The Supreme Court of Appeal dealt with this question in the recent case of Tudor Hotel Brasserie & Bar (Pty) Ltd v Hencetrade 15 (Pty) Ltd (793/2016). The lessee, Tudor Hotel Brasserie & Bar was evicted from the leased premises by the lessor, Hencetrade 15, as a result of Tudor’s failure to make payment of rental.
Tudor admitted failing to pay rental but claimed that it had not been given vacant possession of the entire premises as the third floor had been retained by Hencetrade for the storage of property and that this entitled it to withhold rental. In its argument, Tudor relied on the legal principle of reciprocity.
This principle operates where both parties to an agreement have an obligation to each other. In certain circumstances, if one party has not yet performed its obligations, the other may raise as a defence that its obligation to perform has not yet arisen because of the other party’s lack of performance and Tudor argued that Hencetrade was not entitled to cancel the lease and evict Tudor as it was not required to make payment of rental until vacant possession had been provided to it.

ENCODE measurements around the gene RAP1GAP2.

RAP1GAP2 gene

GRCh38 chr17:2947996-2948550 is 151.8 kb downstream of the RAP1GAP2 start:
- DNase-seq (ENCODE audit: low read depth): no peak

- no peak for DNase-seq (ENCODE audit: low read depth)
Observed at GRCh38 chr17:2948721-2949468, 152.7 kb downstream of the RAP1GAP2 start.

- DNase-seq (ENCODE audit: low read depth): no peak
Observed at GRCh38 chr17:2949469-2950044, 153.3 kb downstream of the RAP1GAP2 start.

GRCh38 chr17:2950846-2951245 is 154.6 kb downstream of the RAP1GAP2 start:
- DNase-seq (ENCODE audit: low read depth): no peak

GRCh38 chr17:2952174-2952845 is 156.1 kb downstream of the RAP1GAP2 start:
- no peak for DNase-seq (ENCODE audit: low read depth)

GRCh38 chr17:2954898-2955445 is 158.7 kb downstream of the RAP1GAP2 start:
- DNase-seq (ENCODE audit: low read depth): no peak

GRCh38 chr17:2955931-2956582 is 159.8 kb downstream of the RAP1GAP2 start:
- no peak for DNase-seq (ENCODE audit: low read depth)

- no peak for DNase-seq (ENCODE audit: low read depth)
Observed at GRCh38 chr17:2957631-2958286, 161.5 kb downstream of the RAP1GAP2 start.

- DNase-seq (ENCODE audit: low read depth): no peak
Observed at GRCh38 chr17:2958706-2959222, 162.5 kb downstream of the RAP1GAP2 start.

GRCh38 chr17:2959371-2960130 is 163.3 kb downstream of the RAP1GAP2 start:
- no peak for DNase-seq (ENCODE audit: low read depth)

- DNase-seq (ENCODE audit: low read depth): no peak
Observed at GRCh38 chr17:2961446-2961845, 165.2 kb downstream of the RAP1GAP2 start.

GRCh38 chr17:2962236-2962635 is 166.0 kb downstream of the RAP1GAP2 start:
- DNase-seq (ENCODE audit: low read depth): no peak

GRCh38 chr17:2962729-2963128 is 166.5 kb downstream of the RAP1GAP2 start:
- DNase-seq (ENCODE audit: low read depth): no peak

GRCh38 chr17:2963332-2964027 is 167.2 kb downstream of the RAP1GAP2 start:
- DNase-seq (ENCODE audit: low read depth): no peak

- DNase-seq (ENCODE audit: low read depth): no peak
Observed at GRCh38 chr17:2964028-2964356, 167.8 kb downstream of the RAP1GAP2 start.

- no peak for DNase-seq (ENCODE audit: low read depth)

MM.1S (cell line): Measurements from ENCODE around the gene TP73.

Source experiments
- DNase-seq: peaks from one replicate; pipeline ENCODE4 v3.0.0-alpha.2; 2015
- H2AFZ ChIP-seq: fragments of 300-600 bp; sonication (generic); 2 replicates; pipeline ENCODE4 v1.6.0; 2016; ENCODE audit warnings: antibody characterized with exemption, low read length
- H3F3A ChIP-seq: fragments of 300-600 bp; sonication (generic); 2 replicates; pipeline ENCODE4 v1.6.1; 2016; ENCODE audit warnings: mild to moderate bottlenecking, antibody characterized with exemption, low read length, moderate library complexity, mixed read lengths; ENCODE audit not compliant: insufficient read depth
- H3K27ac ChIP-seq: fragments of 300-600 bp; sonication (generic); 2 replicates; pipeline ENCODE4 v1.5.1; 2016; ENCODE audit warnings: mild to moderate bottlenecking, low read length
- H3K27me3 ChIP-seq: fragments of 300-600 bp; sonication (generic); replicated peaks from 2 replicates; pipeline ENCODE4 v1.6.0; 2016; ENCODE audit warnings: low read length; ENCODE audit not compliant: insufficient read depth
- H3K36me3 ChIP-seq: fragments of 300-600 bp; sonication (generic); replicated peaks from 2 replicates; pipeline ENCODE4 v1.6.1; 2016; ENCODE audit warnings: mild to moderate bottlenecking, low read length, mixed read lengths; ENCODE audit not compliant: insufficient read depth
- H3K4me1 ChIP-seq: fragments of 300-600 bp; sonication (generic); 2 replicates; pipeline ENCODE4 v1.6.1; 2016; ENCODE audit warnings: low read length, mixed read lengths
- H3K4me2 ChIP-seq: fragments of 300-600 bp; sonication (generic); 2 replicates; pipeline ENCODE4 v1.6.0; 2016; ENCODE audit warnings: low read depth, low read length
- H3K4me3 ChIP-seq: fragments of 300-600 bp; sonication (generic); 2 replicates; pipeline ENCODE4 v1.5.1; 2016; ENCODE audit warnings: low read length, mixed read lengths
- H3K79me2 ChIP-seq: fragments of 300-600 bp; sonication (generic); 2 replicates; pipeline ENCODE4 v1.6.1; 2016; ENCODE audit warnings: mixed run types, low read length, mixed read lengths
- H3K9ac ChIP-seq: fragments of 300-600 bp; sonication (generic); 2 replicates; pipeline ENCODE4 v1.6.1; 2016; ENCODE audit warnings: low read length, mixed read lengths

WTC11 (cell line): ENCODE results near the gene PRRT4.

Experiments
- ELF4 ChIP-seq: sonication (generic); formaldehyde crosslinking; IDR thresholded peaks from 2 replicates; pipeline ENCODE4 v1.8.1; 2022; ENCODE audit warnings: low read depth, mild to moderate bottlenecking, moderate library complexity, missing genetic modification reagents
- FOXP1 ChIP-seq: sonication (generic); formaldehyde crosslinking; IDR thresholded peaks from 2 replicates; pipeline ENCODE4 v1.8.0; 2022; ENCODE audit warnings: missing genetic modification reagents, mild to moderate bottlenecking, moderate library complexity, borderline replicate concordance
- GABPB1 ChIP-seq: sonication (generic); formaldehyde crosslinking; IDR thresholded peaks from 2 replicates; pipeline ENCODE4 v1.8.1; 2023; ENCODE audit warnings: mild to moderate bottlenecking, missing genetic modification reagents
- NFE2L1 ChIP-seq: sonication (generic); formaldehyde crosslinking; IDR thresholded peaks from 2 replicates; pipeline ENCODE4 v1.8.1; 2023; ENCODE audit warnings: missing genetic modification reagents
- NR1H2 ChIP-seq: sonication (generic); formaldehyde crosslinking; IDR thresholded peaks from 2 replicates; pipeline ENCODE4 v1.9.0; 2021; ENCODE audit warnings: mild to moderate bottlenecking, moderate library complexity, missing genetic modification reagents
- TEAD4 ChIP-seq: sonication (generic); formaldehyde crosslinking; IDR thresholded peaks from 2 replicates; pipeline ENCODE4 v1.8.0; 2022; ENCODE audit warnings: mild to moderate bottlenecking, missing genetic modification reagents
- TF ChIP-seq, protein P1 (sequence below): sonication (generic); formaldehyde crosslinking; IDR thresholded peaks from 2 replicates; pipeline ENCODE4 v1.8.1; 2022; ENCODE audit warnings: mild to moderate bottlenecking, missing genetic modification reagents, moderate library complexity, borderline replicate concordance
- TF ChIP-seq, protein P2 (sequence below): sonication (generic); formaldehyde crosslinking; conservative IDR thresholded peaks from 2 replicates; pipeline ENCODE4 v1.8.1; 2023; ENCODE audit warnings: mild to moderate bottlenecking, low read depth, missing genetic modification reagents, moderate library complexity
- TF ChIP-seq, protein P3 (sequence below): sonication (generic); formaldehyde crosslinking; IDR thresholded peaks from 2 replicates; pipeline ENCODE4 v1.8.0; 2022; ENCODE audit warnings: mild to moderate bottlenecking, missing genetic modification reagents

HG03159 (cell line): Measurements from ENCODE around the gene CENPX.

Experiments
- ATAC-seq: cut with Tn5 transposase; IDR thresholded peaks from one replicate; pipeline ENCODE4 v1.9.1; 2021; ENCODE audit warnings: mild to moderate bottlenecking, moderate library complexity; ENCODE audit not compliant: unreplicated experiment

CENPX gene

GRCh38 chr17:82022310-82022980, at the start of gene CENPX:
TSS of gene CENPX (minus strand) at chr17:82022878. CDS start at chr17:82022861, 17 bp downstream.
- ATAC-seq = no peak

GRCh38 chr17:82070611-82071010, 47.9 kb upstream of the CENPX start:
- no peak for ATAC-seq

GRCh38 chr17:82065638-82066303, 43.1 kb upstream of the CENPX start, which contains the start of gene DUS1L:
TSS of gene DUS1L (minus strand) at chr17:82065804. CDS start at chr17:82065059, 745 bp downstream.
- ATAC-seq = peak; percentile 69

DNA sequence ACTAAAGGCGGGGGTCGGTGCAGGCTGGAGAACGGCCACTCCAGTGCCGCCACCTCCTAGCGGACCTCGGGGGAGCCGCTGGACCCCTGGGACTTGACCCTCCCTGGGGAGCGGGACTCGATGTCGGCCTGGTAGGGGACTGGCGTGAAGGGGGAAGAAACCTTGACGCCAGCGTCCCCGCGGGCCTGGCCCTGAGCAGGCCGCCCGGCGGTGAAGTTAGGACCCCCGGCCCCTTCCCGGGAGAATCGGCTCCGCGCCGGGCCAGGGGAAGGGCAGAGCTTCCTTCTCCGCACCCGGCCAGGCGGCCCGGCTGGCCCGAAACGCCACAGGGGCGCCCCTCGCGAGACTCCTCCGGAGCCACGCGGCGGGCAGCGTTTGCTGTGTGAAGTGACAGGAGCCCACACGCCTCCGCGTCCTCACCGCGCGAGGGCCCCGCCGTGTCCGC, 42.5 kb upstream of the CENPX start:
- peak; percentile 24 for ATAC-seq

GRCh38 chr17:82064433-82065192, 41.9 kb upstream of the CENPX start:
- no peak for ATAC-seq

But the lease agreement also included a clause recording that “all payments in terms of this lease … shall be made on or before the first day of each month without demand, free of exchange, bank charges and without any deductions or set off whatsoever”.
The Court held that this clause of the lease imposed an obligation on Tudor to make payment of rent in advance which meant that its payment of rent was not contingent upon prior performance by Hencetrade. Tudor was therefore not entitled to withhold rental and its eviction was justified.
The agreement also included a clause recording that “the tenant shall not have any claim of any nature whatsoever against the landlord whether for damages, remission of rent or otherwise, for the failure of or interruption in the amenities and services provided by the landlord … unless such failure or interruption is caused by the negligent or wrongful act or omission by the landlord …”.
Ordinarily, if a lessee were deprived of beneficial occupation, it would be entitled to a remission of rental or damages proportional to its reduced use and enjoyment of the property, but because of the above clause, Tudor was not entitled to such claim.
This article has been written by Rosanne Kinder, an Associate in the Litigation Department of Garlicke & Bousfield Inc